The World Food Championships calls itself "the largest competition in food sport," where chefs and home cooks battle in the kitchen while foodies watch. After stints in Las Vegas, Orlando and Orange Beach, Ala., the World Food Championships will move to Dallas this year.
The move is semi-permanent: They've made a three-year agreement with VisitDallas, with the opportunity to extend it if Dallasites eat it up.
The World Food Championships will take place on the Reunion Tower lawn Oct. 16-20. Notably, that date coincides with the last weekend of the State Fair of Texas, which runs several of its own food competitions.
"Our event gets bigger and better each year, and we truly believe that relocating to Texas is going to help us expand Food Sport and the WFC [World Food Championships] enterprise in ways never before possible," Mike McCloud, president and CEO of the World Food Championships, stated in a press release. The World Food Championships has been in operation since 2012 and has given out $1.8 million to winners, according to its website.
Phillip Jones, president and CEO of VisitDallas, said in a statement that Dallas is "the perfect destination" for the event.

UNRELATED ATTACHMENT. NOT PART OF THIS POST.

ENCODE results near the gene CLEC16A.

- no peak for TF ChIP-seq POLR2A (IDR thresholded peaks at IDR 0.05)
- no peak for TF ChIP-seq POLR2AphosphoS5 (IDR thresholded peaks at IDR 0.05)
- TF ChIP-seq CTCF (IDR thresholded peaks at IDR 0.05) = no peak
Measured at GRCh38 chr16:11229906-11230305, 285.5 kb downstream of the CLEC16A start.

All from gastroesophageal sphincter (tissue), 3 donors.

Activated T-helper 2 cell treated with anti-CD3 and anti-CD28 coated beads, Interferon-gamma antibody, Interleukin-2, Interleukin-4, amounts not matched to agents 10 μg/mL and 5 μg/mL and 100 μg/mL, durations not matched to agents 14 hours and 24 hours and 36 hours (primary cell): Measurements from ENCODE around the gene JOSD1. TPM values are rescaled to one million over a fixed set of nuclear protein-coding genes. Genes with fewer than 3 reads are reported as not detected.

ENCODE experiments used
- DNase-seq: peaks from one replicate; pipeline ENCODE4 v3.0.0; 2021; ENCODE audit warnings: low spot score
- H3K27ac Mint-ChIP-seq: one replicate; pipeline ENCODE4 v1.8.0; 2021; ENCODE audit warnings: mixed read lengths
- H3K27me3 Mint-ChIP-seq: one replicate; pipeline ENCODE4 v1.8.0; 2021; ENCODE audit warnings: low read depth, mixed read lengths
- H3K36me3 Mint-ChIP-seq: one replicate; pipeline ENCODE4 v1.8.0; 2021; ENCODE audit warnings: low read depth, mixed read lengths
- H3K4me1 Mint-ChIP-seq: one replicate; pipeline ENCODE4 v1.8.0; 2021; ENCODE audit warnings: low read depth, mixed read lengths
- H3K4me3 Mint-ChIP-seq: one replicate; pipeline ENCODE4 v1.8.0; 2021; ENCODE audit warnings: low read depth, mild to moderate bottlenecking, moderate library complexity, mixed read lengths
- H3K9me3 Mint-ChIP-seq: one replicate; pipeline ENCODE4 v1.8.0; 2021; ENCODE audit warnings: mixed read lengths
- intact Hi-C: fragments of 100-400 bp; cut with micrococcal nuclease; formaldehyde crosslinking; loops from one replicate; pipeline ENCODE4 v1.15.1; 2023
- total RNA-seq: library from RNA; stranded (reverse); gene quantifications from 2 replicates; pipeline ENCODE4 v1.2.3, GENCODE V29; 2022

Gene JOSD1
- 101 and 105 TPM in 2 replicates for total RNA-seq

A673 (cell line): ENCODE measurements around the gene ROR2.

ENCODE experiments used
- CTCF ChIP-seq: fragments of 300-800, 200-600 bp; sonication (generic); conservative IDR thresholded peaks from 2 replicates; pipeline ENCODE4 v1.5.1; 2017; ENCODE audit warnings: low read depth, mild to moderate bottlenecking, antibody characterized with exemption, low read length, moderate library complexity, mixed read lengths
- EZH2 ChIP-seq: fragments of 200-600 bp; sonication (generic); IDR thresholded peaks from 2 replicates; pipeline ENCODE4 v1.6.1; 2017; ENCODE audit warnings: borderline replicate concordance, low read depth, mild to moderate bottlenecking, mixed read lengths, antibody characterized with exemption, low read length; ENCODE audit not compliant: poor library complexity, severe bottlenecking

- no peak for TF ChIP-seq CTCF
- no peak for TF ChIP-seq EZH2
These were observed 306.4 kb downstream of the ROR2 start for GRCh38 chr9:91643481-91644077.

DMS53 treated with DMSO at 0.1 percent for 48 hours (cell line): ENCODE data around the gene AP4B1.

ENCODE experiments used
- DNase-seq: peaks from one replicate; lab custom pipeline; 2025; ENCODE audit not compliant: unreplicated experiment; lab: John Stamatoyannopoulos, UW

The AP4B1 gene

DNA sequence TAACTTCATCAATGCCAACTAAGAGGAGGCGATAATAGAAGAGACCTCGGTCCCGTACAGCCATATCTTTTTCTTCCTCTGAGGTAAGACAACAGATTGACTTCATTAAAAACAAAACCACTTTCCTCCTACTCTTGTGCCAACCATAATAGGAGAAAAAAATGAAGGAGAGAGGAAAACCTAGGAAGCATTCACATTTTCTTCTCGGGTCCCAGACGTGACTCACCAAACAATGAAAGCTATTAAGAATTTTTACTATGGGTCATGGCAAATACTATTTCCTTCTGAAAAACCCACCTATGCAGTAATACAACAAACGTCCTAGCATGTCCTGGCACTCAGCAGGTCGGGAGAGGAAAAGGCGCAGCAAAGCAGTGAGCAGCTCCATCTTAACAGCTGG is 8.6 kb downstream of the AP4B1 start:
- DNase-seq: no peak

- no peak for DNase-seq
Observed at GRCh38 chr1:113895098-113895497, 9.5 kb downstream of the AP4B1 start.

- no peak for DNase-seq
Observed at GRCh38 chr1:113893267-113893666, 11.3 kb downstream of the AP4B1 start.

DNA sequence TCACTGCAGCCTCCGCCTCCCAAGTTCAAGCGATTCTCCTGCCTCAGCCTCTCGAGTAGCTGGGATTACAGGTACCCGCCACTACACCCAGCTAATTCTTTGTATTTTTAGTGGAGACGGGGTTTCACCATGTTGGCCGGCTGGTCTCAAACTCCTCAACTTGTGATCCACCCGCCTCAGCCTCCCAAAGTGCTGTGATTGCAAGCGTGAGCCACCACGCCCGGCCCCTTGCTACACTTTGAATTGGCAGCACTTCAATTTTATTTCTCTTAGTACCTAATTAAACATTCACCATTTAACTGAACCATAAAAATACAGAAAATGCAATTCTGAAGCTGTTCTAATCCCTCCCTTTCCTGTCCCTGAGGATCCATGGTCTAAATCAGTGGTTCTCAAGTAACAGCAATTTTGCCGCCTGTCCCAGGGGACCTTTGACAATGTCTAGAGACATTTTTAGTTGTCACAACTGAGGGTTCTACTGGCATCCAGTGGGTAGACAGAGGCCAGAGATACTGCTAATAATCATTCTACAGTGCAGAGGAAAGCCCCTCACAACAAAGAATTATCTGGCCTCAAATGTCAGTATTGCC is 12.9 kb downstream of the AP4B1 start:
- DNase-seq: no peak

Dallas is already home to food festivals like Chefs for Farmers, Park and Palate and ZestFest; barbecue fests Meat Fight and Smoked; and competitive cooking events at the State Fair of Texas. At the World Food Championships, the focus is on culinary competitions decided by more than 400 "professionally trained judges," says spokeswoman Keela Greenlee. (You can be one; details here.)
The World Food Championships event in Dallas will include cooking competitions in categories such as barbecue, burgers, seafood and steak, as well as a festival for Dallasites and tourists who want to watch. Events include chef demos, mixology competitions and a steak taste test, among others.
McCloud said in a statement that he hopes the attractions "will delight foodies from all walks of life."
Ticket pricing to the World Food Championships was not yet available, but past events have ranged from $15 per ticket for general admission to $250 for a "feast" event. Anyone who wants to compete can register here. Members of the public can become licensed judges on May 5 in Dallas.